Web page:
In recent years, scholars of the New (Christian) Testament of the Bible – comprised of documents composed between 50 and 150 of the Common Era (CE) – have begun using the tools and interpretations of archaeologists in our quest for the context in which the earliest Christians lived. Since the apostle Paul (a Jew, let us recall) wrote letters to communities at Rome, Corinth, Thessaloniki, and Philippi and traveled extensively throughout the Roman Empire, scholars like myself have been studying material remains – buildings, mosaics, paintings, pottery, coins, papyri, inscriptions, skeletal remains and so on – in addition to Biblical texts and other early Christian and Jewish literature. (Note that my primary area of expertise is early Christianity; studies of Judaism in the early Roman Empire parallel this work, and I will comment on Jewish aspects when I am able.) In this post, we will look at some of the findings of this scholarly pursuit and examine why the information we have found matters to modern folk, religious and secular alike.
The Field and Findings
While archaeological excavations of the ancient world have been undertaken since at least the late 18th century, scholars of the Christian Testament and the early church have only been studying archaeological findings for two generations. New Testament (NT) scholarship has focused primarily on texts, written in a number of ancient languages. Most traditionally-trained NT scholars are thus uncomfortable with archaeological evidence and tend to stay away from it. (With regard to Near Eastern and Judaism studies, archaeological work has been conducted for more than a century in the Middle East, but those scholars seem to be more in tune with archaeological evidence than NT scholars have been.)
It is a mistake, therefore, for NT scholars to focus so heavily on literature to the exclusion of archaeology. There is overlap between Judaism, Christianity, and paganism in many excavations in the Mediterranean arena, since sites often have habitation layers over millennia, so much important information can be found by studying “dig” reports and related sources. Those of us who embarked on this way of studying the world of early Christianity have not only consulted dig reports and other sources about archaeological sites where Paul and other early Christians lived and worked but have even visited them in person and consulted with the resident archaeologists. We have stood in streets and marketplaces where those ancients had stood, we’ve seen (and sometimes even handled) everyday and religious objects crafted and used by imperial-era people, and we’ve unearthed skeletal remains of long-dead ancestors. A number of important conferences, long-term projects and high-quality publications have resulted from this work over the past several decades (additional resources, below).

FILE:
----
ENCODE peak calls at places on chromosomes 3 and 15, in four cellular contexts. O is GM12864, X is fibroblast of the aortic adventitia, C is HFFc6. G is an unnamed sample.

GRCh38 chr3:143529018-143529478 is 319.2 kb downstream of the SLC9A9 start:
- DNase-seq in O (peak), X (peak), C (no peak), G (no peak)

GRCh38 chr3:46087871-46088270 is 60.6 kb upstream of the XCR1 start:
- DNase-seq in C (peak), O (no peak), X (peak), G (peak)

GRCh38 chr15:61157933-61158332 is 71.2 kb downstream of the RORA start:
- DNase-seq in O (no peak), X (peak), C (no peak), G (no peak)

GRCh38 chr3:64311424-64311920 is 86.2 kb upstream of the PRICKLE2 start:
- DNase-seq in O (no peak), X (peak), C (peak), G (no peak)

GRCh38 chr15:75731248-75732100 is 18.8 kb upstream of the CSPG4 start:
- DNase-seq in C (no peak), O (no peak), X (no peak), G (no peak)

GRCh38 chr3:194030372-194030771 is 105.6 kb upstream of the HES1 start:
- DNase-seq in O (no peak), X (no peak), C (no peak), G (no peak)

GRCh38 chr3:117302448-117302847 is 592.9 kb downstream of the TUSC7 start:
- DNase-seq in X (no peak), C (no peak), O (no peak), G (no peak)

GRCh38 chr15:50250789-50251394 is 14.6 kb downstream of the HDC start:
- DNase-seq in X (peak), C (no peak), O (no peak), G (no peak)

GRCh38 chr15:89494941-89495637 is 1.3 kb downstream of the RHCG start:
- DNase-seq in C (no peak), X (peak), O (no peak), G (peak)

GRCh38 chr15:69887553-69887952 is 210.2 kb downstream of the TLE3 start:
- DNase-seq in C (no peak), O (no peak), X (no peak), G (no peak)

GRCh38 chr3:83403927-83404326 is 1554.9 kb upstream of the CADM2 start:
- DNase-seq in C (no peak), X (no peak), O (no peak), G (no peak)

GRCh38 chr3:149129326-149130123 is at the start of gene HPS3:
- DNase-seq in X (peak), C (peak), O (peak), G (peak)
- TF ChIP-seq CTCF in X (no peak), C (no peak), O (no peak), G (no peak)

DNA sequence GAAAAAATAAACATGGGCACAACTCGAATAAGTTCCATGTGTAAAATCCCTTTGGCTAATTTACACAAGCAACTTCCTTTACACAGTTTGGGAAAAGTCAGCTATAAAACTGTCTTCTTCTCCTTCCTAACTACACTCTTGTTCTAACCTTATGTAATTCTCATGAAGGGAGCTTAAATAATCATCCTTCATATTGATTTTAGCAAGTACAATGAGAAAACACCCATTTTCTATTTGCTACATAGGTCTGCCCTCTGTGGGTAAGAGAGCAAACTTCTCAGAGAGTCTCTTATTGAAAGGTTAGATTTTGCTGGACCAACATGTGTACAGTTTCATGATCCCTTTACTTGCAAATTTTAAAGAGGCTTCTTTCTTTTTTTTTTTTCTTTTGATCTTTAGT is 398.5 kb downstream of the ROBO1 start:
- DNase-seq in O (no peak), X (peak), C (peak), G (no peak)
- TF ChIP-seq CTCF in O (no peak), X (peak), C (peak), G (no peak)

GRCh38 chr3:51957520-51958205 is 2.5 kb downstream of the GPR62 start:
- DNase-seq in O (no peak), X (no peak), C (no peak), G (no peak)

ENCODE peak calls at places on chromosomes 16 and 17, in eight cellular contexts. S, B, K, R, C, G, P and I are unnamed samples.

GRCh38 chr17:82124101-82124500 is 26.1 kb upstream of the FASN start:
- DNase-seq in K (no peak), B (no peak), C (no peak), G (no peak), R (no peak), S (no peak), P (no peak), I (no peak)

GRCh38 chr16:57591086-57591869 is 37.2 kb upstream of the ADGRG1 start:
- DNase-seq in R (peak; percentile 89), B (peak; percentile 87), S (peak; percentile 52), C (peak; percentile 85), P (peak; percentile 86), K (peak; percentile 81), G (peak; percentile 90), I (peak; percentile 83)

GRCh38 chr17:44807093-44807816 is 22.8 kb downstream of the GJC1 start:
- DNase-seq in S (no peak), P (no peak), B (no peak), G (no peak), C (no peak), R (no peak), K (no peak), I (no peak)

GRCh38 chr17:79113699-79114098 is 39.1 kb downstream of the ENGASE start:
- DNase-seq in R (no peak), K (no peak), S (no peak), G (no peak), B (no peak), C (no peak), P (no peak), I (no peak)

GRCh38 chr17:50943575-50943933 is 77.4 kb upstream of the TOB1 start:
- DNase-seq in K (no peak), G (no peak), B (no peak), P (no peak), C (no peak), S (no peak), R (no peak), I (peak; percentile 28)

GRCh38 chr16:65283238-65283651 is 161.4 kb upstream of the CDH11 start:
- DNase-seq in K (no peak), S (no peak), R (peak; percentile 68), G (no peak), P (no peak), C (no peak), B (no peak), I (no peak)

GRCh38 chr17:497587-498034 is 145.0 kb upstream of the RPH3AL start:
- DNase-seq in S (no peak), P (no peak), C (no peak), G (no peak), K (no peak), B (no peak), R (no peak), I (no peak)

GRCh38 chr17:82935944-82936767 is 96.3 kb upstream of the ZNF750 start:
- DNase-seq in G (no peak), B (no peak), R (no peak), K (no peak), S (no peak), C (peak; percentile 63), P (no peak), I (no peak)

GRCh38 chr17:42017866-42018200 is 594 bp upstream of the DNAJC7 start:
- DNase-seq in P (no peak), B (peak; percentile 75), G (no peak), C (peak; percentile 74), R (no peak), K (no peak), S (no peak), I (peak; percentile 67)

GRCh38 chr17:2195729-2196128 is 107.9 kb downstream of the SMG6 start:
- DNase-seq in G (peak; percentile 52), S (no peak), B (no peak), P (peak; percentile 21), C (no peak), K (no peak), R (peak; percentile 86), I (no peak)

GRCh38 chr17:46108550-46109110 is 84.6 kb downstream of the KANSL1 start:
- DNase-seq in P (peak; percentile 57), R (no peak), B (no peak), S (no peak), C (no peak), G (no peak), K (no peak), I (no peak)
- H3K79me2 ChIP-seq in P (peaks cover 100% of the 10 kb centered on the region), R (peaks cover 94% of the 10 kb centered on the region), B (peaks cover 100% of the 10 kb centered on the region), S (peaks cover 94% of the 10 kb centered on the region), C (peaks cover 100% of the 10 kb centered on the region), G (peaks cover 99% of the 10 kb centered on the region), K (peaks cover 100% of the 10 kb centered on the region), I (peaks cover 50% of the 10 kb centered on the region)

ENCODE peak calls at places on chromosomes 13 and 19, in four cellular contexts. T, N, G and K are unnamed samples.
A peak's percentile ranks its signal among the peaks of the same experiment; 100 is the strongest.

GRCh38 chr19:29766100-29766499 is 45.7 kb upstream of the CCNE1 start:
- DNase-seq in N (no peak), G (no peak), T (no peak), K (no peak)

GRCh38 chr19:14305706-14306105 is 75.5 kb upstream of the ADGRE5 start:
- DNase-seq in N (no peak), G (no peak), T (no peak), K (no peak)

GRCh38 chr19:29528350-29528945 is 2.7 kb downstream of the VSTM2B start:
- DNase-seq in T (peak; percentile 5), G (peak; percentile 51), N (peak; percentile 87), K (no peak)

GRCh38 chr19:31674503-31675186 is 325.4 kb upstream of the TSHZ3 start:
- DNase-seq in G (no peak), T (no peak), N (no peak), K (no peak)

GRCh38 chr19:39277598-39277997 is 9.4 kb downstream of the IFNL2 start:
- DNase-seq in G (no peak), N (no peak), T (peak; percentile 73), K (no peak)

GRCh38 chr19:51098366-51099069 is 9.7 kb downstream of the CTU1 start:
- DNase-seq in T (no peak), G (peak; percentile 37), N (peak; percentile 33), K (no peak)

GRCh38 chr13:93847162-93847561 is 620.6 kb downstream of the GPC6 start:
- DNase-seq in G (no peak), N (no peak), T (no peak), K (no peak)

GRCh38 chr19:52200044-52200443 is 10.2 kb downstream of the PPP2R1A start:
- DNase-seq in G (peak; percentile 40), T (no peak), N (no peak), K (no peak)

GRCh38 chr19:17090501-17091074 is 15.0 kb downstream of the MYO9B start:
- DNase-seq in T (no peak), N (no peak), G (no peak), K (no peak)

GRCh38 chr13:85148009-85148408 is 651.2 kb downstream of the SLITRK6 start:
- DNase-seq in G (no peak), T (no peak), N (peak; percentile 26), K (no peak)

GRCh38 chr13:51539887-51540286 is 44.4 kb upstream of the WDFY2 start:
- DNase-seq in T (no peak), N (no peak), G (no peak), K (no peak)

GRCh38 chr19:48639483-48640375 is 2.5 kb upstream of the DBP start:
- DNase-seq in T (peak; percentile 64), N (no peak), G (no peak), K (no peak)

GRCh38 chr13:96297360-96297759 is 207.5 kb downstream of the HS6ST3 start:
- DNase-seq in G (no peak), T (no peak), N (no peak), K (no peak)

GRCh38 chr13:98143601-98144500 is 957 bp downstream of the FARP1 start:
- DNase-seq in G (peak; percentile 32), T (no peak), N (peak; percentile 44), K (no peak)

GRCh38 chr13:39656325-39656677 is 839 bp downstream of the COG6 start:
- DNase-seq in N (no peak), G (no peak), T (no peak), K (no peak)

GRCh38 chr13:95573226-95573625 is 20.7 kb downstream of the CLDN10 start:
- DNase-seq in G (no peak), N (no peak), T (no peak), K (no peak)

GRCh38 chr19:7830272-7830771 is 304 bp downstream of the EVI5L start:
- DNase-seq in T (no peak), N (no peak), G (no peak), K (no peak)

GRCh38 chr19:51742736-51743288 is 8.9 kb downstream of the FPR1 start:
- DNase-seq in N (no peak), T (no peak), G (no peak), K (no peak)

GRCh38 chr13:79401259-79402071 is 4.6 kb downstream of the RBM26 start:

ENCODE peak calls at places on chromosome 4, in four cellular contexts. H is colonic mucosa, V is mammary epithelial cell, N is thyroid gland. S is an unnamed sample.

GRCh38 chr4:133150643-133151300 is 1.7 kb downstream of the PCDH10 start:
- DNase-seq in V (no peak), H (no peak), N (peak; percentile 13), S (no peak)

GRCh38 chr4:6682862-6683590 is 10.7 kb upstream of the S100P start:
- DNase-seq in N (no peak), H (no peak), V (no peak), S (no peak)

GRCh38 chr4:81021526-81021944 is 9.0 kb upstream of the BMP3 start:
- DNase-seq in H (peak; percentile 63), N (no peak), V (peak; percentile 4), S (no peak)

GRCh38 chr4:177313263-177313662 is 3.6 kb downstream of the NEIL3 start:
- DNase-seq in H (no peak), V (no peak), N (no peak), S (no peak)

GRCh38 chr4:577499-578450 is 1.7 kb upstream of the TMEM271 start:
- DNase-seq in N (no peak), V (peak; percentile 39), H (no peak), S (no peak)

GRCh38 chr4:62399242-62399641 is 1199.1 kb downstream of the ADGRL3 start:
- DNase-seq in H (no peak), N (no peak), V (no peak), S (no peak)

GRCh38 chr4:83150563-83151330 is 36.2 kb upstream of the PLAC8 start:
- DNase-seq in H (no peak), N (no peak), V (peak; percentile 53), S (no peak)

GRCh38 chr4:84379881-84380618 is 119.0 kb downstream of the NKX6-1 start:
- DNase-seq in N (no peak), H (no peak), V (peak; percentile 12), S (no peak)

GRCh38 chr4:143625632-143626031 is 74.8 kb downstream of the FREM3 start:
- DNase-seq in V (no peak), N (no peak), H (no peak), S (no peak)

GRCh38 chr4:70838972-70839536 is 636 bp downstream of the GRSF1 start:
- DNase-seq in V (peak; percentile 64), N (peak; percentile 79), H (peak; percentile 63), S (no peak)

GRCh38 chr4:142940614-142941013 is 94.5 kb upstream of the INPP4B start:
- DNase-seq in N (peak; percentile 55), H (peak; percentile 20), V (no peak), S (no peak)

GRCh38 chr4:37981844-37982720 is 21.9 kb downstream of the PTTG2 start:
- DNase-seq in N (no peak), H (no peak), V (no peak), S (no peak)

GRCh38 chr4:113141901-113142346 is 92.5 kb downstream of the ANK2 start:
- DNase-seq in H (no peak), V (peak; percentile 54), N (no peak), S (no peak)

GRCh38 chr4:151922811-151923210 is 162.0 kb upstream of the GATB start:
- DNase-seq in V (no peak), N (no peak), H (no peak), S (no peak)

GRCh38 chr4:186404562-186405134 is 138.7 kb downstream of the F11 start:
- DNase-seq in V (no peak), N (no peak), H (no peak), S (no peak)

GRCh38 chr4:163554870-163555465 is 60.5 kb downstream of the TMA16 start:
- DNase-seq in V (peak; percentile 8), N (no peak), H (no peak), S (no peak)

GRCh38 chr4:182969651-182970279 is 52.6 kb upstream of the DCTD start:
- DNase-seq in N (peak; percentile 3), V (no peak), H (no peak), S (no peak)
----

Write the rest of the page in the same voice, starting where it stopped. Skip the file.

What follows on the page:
What is exciting to those of us who undertake this work is several fold: we can see more clearly how the “average” person lived in antiquity, we can gain insight about the social context described in the written materials, and we can begin to correct longstanding misinterpretations. In earlier posts, we have illustrated some of these findings:
- Women in the ancient world and the early church
- Female symbols in the Roman catacombs
- The early Christian symbol of the Orante
- When early Christians revered a female deity
- Images of the ancient city of Philippi
What becomes readily apparent when studying material remains is that one is in contact not only with the literate people whose words have been preserved (usually high-status men) but also with women, children, slaves, and lower-status men. Even though we may read a passage in Paul’s first-century letter from a Western, primarily “Christian,” perspective, seeing pagan artifacts both alongside and chronologically later than Paul’s time makes us realize that Christianity was a distinctly minority “sect” for several centuries that emerged from Judaism (which was also not monolithic in this era). At Philippi, for instance, a pagan altar to the Egyptian goddess Isis, bearing Christian symbols, rests at the city gate and near two inscriptions appealing to Jesus for help in protecting the city. The altar dates from the third century, while the inscriptions are much later (5th or 6th century), showing that residents of Philippi, well into early Byzantine times, were appealing to both a pagan goddess and the Christian deities (including Mary) for help. Since literature about Philippi is nearly non-existent from this time, the archaeological evidence is vital and demonstrates that Christianity was far from uniquely dominant long after Paul’s time.